Study Reveals Teachers Don't Have Enough Time for Peer Collaboration (Education Week)
Teachers in high-poverty schools collaborate just as much as teachers in low-poverty schools, researchers at the RAND Corporation recently found. However, teachers in both low- and high-poverty schools reported they didn't have enough time to devote to collaboration. 

Nation's Report Card: Achievement Flattens as Gaps Widen Between High and Low Performers (Education Week)
Across the board, struggling American students are falling behind, while top performers are rising higher on the test dubbed the "Nation's Report Card."

Higher Ed/Workforce

New Jersey Moves Toward Free Community College (Wall Street Journal)
Gov. Phil Murphy plans $45 million in grants for low-income students that will start in second semester of coming school year

How to Clean Up the Student Loan Mess (The New York Times)
New research on student loans is reinforcing a key lesson of behavioral economics: Seemingly minor details matter in a major way. Who answers the phone at the loan company, what choices you’re offered and how they are framed can have profound effects on your financial well-being.

College credits where credit’s due: Schools slowly come around to accepting transfer students’ work (Washington Post)
An enrollment slump is forcing private institutions to reconsider transfer students as a way to fill seats. So is new competition from community colleges in some states and regions that have been made tuition-free; those schools are seen as sources of potential transfer candidates for bachelor’s degrees.

Health Care

California’s ambitious plan to regulate health prices, explained (Vox)
California is exploring a bold and controversial new plan to rein in health care spending by letting the state government set medical prices.

Bipartisan Bill to Bring Transparency to Colorado Health Care Costs (9News)
A group of bipartisan state legislators will try to revolutionize the way Coloradans pay for health care. If they get their way, you would be able to access the true cost of what you might have to pay for any one of thousands of procedures, pharmaceuticals, and examinations.

Nurse executives are concerned nursing shortage is impacting care—and it's only going to get worse (Fierce Healthcare)
Staffing firm AMN Healthcare surveyed more than 200 chief nursing officers and found that more than one-third (34%) fear that nursing shortages have a "considerable" or "great" impact on care quality. In addition, 41% said that these staffing problems negatively impact the patient experience. 


04.06 ENGAGING IDEAS - 04/06/2018

Friday, April 6th, 2018 | PUBLIC AGENDA


The Decline of Local News is Bad for Democracy (Pacific Standard)
Tracking the events in state legislatures and city councils requires skilled beat reporters. They're becoming an increasingly rare breed.

The 2016 Exit Polls Led Us to Misinterpret the 2016 Election (New York Times)
Crucial disputes over Democratic strategy concerning economic distribution, race and immigration have in large part been based on Election Day exit polls that now appear to have been inaccurate in key ways.

The Supreme Court struggles with partisan redistricting (The Economist)
The justices dislike gerrymandering but do not know what to do about it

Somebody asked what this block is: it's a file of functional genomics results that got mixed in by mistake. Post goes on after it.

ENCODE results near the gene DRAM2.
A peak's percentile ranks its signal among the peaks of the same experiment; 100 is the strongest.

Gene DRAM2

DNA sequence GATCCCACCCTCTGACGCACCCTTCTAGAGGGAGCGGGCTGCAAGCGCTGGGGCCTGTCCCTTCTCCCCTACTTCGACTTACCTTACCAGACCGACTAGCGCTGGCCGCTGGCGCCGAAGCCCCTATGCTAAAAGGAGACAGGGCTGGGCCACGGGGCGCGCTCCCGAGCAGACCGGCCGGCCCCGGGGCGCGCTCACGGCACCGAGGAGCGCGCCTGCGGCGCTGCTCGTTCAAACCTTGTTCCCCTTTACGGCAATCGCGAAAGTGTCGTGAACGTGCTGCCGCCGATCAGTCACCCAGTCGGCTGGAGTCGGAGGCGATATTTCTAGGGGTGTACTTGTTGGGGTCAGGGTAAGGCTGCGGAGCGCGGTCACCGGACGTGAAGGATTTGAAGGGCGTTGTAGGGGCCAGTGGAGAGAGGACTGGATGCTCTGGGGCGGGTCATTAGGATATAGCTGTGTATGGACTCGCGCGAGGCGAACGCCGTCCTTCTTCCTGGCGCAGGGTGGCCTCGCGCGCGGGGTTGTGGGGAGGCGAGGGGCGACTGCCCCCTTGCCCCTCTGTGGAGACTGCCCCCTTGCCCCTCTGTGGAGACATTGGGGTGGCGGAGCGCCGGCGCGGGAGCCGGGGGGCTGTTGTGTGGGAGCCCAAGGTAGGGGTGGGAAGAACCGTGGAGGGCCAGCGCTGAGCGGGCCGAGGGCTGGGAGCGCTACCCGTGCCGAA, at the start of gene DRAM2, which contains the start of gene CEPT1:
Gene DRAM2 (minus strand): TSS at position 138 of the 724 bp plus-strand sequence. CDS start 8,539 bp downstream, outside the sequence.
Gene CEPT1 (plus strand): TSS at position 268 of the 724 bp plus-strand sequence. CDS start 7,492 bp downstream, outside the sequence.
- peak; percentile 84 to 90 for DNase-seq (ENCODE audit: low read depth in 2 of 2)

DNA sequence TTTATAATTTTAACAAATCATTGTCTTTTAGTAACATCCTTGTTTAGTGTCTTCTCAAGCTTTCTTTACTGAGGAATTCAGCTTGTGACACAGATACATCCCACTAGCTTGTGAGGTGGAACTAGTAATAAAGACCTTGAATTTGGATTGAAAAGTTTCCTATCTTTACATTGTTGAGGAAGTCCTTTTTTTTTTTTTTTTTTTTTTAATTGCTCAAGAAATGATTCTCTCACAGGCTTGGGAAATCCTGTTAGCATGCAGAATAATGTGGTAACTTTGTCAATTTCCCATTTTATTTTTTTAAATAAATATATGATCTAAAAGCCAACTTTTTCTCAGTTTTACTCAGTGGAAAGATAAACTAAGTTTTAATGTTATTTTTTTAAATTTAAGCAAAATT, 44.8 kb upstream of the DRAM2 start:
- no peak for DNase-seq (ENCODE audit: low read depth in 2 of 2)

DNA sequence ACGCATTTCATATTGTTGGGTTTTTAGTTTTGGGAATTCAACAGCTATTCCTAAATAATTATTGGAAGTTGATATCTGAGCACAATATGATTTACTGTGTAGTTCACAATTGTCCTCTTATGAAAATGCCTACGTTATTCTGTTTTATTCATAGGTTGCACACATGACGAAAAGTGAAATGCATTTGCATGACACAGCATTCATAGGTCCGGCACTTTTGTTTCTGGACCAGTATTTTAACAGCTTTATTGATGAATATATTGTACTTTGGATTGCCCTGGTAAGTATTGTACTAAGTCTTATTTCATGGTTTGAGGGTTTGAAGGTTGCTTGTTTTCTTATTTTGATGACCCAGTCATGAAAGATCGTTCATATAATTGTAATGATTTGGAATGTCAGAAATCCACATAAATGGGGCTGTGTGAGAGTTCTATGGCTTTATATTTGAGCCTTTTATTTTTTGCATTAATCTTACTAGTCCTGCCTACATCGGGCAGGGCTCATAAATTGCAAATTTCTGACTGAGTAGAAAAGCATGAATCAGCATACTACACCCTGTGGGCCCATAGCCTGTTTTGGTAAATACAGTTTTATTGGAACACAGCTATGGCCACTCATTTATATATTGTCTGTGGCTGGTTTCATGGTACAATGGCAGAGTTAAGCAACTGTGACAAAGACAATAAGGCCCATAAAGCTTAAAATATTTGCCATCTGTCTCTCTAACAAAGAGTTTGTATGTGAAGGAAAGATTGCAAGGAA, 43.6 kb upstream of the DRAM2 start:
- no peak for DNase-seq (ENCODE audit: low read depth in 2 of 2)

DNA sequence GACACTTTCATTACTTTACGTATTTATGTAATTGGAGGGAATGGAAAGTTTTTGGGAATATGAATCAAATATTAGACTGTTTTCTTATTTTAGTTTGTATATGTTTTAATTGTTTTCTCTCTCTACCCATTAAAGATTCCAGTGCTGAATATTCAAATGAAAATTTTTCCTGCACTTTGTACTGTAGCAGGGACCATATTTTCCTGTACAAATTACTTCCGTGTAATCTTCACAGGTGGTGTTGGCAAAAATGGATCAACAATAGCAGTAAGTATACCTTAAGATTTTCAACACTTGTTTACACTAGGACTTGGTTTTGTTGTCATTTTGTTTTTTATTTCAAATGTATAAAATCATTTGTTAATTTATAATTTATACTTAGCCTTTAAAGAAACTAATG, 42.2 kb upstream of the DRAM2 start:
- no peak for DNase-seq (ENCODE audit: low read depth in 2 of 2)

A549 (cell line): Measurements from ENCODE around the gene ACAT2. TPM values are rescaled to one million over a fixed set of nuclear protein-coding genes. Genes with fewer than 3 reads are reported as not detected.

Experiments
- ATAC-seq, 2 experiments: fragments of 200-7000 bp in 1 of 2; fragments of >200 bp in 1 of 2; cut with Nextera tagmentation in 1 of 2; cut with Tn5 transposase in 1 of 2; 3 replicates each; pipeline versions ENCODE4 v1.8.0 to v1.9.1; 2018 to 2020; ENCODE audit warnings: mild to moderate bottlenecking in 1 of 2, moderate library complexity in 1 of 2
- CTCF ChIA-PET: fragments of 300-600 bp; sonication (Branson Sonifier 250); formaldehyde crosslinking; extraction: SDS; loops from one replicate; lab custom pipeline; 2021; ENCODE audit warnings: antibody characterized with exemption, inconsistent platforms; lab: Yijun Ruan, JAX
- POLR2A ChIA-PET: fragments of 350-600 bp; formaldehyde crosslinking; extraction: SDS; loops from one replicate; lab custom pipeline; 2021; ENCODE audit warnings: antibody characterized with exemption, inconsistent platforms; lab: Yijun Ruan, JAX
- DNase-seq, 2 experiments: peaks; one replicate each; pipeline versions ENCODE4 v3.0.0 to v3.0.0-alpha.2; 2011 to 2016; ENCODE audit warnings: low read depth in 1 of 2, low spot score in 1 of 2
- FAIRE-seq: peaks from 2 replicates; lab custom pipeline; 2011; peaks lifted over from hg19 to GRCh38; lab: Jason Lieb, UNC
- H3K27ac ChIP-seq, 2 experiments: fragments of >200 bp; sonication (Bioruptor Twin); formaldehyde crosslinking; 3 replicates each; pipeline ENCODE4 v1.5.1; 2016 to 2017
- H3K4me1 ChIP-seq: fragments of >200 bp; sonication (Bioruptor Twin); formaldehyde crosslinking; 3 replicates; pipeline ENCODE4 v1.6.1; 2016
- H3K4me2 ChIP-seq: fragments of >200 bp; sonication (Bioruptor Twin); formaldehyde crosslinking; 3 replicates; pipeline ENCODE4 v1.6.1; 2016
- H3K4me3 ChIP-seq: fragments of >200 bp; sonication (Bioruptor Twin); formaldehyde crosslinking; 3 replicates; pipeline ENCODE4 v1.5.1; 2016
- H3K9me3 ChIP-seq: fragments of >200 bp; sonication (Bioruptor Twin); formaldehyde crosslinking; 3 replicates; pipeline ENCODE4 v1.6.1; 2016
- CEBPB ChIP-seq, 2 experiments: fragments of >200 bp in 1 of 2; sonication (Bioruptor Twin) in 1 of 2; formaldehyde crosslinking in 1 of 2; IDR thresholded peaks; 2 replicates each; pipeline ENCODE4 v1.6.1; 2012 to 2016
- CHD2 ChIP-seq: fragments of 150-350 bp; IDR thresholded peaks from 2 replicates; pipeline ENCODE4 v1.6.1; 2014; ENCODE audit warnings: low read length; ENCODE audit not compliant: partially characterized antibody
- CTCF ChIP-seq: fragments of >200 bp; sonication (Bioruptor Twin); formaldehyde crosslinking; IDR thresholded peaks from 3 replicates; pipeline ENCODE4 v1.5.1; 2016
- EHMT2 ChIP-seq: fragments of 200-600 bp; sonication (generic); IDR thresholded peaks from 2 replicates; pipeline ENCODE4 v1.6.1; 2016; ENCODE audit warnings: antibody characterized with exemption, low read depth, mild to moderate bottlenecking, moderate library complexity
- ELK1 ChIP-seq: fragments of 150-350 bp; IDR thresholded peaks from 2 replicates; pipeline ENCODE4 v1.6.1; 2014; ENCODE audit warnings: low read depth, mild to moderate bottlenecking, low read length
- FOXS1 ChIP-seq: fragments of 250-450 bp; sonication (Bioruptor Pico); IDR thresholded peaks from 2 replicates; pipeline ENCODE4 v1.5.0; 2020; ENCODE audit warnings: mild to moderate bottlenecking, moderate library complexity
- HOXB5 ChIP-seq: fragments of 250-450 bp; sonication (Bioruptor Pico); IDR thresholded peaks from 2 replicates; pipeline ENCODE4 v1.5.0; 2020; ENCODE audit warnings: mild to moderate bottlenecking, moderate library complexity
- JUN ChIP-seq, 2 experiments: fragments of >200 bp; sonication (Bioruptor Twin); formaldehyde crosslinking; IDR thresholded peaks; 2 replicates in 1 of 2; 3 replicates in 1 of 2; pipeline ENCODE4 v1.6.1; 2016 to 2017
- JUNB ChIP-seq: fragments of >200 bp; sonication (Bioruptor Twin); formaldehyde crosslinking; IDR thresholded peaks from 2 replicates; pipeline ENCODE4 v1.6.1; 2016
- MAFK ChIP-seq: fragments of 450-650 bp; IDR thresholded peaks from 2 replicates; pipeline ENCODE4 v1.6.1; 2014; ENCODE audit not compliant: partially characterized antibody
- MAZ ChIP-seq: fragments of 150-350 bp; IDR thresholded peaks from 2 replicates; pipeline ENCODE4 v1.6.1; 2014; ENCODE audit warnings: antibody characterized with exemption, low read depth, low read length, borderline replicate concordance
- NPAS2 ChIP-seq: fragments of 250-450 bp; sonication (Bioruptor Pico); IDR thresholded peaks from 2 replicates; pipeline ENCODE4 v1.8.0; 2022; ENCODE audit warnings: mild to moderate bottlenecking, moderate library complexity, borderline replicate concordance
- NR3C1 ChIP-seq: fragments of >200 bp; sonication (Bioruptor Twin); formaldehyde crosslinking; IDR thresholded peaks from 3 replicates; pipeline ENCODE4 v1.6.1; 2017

Is Inequality in America Irreversible? (
We are living in a time of extreme and extraordinary inequality. There is now a genre of research looking at different dimensions of the income and wealth gap. This body of work chronicles the shapes and facets of inequality and its adverse impact on everything we care about.

What Americans can learn from British class guilt (The Guardian)
America is supposed to have greater social mobility. In the UK, everyone ostensibly has a rung but they are also trapped in that position. But these once-clear binaries are muddled

Income Mobility Charts for Girls, Asian-Americans and Other Groups. Or Make Your Own. (The Upshot)
Last week we wrote about a sweeping new study of income inequality, which followed 20 million children in the United States and showed how their adult incomes varied by race and gender. The research was based on data about virtually all Americans now in their late 30s.


City Council program lets you choose what public projects to fund in your neighborhood (am New York)
That park near your apartment in need of a little TLC; a city-owned vacant lot that would be perfect for a community garden; an intersection that could benefit from public safety improvements — if you’ve ever had an idea on how to improve the city, there’s a program that wants your input.

Digital Literacy Is at the Heart of a Thriving Smart City (Government Technology)
During the Smart Cities Conference in Kansas City, Mo., earlier this week, thought leaders broke down the issues facing technology deployments and the importance of bringing constituents along for the ride.

How to Decide, Fairly, Which Transportation Investments Are the Best Ones (StreetsBlog)
The Greenlining Institute, an Oakland-based nonprofit, released a report today describing a three-step framework that can be used to help communities figure out which transportation investments best serve their needs.


New Teachers Report That They Feel Well-Prepared for Their Roles (Education Week)
The majority of public school teachers with five or fewer years of experience said they felt ready to lead their classrooms in the first year on the job, according to a new report by the National Center for Education Statistics.

The Larger Concerns Behind the Teachers' Strikes (The Atlantic)